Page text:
The Day of the Dead is actually a celebration of life

By Vanessa Zamorano

Photo Courtesy Vanessa Zamorano/The Vista.

Photo Courtesy Vanessa Zamorano/The Vista.

This year marked the 14th annual Sherman Heights Day of the Dead Celebration. Dia de los Muertos, or Day of the Dead, is one of the most important traditions celebrated in Mexico and throughout Latin America. This holiday is a celebration in honor of the memory of loved ones who have passed away. It is traditionally not seen as a mourning holiday because it is a celebration of the continuity of life. It is believed that during this time the spirits of departed loved ones come back to visit and thus it is said that the path back to the living world must not be made slippery by tears.

The Sherman Heights Community Center’s annual celebration is a two-day event that takes place in Sherman Heights, just east of Downtown San Diego. The main attraction of the celebration was the Day of the Dead altars on display. Day of the Dead altars vary in design but are typically made of wood and consist of shelves and ledges in an arch form that are decorated with colorful paper and cloth. Candles line the inside of the shelves along with the cempasuchil flower, an orange marigold. Ancient Aztecs used this flower in celebration to commemorate the dead. The orange hues of the flower imitate the tones of the earth to signal souls to the altars.

A traditional food placed on the altars is the Day of the Dead bread. This bread is made with flour, butter, sugar, eggs, orange peel, anise and yeast. It is adorned with strips of dough simulating bones and at the top there is a small round piece of dough that symbolizes teardrops. Altars also contain a combination of pagan and religious detail as well as photos of the deceased. Samples of their favorite food, drink, clothing and hobbies are also placed in commemoration.

In accordance with Mexican tradition a procession gathered in a cemetery to view their loved ones’ gravesites. As part of the Sherman Heights celebration a procession took place in honor of the fallen and local activists, specifically community leader Aztleca. The procession traveled from the community center to Chicano Park. During the procession, people held signs with photos and names of activists being honored. There were hundreds of people present. Aztec dancers performed traditional dances during stops along the way. The procession stopped at a home along the way where a brightly lit and decorated altar was displayed on the front porch. The home belongs to a family that has participated in the celebration for years. They provided participants with the traditional Mexican drink, “canela,” and cookies. The Aztec dancers performed in front of the home while the altar was blessed. Afterward, the procession continued to Chicano Park where several other altars were placed.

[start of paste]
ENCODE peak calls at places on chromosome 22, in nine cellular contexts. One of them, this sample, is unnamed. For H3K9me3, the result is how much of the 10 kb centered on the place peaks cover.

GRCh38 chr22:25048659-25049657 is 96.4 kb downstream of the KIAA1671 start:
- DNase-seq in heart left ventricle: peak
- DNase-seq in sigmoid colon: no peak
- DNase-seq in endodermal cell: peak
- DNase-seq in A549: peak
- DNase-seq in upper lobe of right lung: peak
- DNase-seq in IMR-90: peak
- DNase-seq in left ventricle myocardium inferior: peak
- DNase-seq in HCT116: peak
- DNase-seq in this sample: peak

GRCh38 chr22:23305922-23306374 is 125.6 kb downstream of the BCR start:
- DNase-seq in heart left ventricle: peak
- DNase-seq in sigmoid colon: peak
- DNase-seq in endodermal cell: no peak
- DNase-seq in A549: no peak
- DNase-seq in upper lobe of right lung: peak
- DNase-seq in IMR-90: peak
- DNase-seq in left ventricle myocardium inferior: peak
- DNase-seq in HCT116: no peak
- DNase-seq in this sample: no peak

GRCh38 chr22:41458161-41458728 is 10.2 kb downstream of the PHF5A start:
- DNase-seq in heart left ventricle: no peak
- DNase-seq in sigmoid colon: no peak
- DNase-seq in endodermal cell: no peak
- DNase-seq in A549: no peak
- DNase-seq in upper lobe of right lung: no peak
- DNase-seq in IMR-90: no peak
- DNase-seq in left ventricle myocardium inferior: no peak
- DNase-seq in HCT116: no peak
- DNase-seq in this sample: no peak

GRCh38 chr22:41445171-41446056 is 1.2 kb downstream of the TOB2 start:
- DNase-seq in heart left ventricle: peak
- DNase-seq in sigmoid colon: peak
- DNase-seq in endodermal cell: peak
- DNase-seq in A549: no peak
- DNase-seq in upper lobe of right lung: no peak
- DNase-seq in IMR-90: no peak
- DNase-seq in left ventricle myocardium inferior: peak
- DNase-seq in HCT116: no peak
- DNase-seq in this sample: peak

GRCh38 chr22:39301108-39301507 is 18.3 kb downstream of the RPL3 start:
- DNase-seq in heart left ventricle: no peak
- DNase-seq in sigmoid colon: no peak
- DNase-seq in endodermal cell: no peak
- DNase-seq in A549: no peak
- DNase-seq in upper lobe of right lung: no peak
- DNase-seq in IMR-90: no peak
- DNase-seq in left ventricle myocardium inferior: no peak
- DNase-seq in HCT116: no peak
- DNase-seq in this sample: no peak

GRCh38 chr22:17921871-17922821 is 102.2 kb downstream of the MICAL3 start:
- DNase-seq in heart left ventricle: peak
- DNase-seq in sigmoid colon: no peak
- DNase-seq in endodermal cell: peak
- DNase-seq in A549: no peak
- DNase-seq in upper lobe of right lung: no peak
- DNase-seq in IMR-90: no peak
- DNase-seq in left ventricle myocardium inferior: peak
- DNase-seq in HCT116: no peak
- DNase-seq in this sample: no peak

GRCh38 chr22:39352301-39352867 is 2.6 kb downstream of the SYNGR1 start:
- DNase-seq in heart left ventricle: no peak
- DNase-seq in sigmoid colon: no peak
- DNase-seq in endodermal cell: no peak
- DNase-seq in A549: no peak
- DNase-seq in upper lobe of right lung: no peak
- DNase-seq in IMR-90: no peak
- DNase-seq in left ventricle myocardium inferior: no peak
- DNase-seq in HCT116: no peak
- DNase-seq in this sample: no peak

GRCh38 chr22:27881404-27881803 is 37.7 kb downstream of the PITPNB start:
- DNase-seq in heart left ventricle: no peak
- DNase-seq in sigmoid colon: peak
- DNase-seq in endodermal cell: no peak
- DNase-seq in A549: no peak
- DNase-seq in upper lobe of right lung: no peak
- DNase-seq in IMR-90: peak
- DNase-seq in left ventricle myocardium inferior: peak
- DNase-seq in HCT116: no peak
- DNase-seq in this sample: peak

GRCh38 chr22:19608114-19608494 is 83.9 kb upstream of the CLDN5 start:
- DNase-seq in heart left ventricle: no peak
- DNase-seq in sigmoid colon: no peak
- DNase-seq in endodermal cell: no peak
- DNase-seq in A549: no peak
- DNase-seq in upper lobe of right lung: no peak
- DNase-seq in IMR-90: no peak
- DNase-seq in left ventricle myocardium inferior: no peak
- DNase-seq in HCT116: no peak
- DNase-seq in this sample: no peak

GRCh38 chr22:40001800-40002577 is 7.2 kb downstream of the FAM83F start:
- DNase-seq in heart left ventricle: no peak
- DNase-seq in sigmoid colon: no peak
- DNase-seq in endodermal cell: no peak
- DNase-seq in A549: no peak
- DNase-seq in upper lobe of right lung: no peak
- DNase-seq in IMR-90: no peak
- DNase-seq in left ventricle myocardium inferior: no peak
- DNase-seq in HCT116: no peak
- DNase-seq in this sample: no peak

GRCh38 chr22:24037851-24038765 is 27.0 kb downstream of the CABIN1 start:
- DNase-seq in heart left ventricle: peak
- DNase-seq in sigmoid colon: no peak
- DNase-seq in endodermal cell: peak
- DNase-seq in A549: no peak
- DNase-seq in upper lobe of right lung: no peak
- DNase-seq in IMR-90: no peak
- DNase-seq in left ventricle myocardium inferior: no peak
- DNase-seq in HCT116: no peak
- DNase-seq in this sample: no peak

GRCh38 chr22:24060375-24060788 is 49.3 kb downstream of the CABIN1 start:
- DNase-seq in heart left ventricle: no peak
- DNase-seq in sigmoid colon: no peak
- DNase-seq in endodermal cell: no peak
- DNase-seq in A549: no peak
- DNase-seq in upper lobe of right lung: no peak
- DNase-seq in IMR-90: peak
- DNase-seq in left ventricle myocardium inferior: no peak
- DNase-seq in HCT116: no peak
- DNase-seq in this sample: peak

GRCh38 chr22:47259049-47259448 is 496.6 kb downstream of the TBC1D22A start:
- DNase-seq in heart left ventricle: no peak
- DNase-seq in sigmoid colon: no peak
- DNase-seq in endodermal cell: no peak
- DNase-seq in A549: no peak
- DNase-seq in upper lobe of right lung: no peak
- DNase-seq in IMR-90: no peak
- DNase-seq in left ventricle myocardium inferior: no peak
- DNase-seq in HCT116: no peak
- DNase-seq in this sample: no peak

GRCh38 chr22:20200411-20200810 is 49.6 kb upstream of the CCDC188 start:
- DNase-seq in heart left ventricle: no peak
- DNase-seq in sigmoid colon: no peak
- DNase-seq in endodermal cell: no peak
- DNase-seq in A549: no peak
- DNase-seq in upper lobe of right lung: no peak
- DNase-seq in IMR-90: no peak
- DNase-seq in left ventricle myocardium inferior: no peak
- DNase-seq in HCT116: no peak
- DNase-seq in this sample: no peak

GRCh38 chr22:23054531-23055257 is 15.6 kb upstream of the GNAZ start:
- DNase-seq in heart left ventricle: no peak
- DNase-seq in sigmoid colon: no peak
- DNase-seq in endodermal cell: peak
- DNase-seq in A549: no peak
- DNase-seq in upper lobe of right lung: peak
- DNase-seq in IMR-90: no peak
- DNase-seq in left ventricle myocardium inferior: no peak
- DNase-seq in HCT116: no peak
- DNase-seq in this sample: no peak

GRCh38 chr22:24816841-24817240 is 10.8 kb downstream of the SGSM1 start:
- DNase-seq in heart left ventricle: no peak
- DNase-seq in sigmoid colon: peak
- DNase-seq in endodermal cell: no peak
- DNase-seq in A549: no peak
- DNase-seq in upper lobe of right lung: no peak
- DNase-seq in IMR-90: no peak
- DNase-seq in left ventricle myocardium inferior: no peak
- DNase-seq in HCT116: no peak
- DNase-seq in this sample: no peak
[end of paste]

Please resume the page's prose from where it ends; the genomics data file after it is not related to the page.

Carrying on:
Newcomers and previous attendees alike gathered to celebrate in this year’s Sherman Heights procession. A woman marching in the procession described how she stumbled upon the celebration in Sherman Heights years ago by happenstance. “I was driving home one day from work and stumbled upon the procession. I was intrigued and followed it to Chicano park. I had never heard of this celebration but after seeing the festivities and doing my own research, it has become a tradition for me. I lost my husband seven years ago, so this really hit home for me. I bring my daughter and we participate every year both here and with our own altar at home,” she said.

Chicano park is an important symbol to the Hispanic community in San Diego for community organizations fighting to save a culture and a neighborhood. Years ago, the land where the park is built today was going to be the location of junkyards that would have threatened local businesses and homes. Through community activism and support, Chicano Park exists today as an appropriate pitstop for the funeral procession. The altars constructed in Chicano Park were blessed upon arrival of the Day of the Dead group. Marigolds were placed on the steps of the gazebo where several altars were placed next to one another, forming a path to each altar. Following the blessing of the altars, there was a performance of Aztec dancing and a reception at The Spot Barrio Logan, an art gallery near Chicano Park.

The annual Sherman Heights Day of the Dead celebration is an extremely welcoming event–all are invited to participate. It is a celebration of the community through the remembrance of those that have passed away. Day of the Dead is a tradition with a universal purpose that unites all people to celebrate life in spite of death.